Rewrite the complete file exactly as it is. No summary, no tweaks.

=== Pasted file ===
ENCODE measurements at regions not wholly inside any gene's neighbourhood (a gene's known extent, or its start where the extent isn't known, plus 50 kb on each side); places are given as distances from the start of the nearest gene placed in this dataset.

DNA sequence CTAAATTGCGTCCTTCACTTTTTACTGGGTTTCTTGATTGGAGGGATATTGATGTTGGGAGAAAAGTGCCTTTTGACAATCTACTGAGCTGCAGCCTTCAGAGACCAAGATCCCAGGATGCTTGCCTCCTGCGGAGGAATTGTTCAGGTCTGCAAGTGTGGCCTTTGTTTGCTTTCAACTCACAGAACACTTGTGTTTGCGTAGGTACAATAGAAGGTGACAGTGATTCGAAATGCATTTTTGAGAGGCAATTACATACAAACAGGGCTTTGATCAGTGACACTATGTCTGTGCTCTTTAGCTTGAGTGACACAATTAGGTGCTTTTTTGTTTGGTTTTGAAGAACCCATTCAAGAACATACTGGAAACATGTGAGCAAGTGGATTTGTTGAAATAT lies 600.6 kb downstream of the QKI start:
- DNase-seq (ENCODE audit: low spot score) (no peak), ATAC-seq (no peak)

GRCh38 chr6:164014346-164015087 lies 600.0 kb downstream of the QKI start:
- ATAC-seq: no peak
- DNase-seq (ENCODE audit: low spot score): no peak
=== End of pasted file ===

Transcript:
ENCODE measurements at regions not wholly inside any gene's neighbourhood (a gene's known extent, or its start where the extent isn't known, plus 50 kb on each side); places are given as distances from the start of the nearest gene placed in this dataset.

DNA sequence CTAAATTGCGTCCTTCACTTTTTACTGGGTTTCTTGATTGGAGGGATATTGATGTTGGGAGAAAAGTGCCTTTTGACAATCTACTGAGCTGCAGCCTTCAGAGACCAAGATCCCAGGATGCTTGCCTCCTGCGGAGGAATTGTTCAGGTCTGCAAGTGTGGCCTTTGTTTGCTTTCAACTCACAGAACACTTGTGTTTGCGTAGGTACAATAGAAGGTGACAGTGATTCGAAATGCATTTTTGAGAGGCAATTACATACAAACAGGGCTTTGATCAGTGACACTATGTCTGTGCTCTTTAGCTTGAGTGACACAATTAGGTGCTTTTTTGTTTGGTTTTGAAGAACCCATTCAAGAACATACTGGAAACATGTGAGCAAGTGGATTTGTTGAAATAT lies 600.6 kb downstream of the QKI start:
- DNase-seq (ENCODE audit: low spot score) (no peak), ATAC-seq (no peak)

GRCh38 chr6:164014346-164015087 lies 600.0 kb downstream of the QKI start:
- ATAC-seq: no peak
- DNase-seq (ENCODE audit: low spot score): no peak